The spot-fixing scandal has formed dark clouds over the sixth edition of the Indian Premier League, but on Friday the mood at the M Chinnaswamy stadium was as bright as ever.
A large group of women cricketers came to watch Chennai Super Kings training and cheered MS Dhoni and his wards, while the Royal Challengers Bangalore’s practice session too attracted a good number of spectators.
Even though the ticket counters at the Cubbon Road displayed the ‘sold out’ board, there were several optimistic fans waiting to give one last shot at tickets for the Saturday’s match, indicating the still lingering interest in the IPL.
Chennai Super Kings coach Stephen Fleming summed up the situation quite nicely. “We all know that in cricket more than the bigger picture the isolated incidents can be dealt with firmly by the law,” said Fleming in an optimistic tone.
“At this stage let the process take its due course, and let’s not talk as if its done and dusted. Anything that sullies the game and the quirks of the game is a concern. One hopes it is not a bigger picture,” said Fleming.
The former New Zealand skipper admitted the players too needed to take responsibility to tackle such issues. “It comes back to the players. Yes, there are processes and players are under watch and movements in the team hotel are observed but you cannot watch a player 24x7. The players themselves govern the game. Players are well educated and the naivety around match-fixing has been somewhat dispersed.”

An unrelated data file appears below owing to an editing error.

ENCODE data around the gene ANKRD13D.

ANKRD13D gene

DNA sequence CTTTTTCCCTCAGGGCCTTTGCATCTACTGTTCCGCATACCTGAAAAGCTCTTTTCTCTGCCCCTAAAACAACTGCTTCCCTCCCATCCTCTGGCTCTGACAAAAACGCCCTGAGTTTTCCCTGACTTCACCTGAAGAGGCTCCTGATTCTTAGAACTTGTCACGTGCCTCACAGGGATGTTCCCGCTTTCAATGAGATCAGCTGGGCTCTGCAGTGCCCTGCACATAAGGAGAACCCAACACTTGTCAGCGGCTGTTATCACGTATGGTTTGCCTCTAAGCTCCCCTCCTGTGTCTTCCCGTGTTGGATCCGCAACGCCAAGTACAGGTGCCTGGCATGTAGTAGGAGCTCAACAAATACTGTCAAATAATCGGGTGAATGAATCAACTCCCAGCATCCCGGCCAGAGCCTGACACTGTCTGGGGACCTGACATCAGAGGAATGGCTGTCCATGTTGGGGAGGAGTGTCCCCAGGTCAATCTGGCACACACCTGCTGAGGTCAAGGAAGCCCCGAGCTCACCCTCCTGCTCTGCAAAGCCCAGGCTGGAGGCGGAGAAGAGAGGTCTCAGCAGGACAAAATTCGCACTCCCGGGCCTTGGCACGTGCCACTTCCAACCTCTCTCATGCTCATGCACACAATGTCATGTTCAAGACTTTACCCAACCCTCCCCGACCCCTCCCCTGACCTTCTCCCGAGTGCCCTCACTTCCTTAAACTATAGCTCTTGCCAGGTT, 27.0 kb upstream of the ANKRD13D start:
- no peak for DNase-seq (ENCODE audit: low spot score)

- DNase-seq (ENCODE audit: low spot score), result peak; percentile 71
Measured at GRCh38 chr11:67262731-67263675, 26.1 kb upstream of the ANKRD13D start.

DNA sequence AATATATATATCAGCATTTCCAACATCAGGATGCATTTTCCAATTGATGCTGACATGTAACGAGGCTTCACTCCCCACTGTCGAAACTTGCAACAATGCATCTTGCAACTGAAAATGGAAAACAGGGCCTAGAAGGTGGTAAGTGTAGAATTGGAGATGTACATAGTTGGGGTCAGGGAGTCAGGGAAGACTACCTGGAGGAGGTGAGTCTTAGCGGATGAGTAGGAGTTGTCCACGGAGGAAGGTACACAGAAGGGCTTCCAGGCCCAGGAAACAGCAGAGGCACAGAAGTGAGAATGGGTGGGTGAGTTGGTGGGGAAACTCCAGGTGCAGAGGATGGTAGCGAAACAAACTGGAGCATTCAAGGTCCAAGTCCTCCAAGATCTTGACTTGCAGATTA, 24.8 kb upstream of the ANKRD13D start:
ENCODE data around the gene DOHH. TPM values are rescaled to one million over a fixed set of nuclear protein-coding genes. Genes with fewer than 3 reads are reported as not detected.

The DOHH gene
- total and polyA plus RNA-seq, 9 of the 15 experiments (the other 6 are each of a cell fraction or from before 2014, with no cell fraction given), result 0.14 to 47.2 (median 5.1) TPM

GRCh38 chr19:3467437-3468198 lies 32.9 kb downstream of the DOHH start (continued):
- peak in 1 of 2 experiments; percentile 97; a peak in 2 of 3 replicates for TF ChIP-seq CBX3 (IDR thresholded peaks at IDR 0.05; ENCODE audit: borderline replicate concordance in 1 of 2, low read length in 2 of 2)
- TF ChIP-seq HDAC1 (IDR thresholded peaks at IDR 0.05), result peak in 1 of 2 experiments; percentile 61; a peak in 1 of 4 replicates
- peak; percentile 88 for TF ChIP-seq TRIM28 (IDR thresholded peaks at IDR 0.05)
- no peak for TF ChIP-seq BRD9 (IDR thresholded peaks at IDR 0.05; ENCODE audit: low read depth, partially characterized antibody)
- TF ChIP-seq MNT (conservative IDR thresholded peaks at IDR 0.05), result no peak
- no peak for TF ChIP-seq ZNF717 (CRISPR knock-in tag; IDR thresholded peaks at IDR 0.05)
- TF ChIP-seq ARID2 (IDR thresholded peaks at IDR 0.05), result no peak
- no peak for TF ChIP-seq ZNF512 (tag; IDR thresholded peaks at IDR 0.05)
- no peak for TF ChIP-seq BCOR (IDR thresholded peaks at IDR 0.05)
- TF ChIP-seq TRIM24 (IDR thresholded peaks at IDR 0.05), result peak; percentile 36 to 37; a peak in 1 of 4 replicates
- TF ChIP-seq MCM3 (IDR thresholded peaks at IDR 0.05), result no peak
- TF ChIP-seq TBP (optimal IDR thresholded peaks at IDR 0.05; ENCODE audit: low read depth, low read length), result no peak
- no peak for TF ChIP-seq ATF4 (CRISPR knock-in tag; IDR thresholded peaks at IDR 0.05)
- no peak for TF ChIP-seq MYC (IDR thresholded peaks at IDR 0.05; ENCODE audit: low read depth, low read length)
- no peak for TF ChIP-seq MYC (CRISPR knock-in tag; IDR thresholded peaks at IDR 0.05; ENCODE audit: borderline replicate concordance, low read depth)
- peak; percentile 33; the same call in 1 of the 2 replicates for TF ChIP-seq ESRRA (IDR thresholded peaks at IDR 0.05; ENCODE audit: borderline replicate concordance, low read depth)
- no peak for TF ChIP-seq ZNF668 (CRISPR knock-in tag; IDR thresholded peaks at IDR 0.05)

The scandal, Fleming said, has not affected the focus of Chennai Super Kings. “We are lucky that we are closer to the end of the tournament and the focus is on being either one or two going into the finals. That will keep us on task. Look the distractions are in front of everybody aren’t they?”
However, Fleming admitted that the spot-fixing saga would prompt many to over-analyse the proceedings in the match.
“We are sad that these kind of things happen in cricket. Like the point you raised, every quirk in cricket will now be over-analysed and accusations will fly. The game of cricket is quirky but the events of the last two days do add a sinister approach, don’t they? The beauty of cricket is the unknown and that has been sullied.”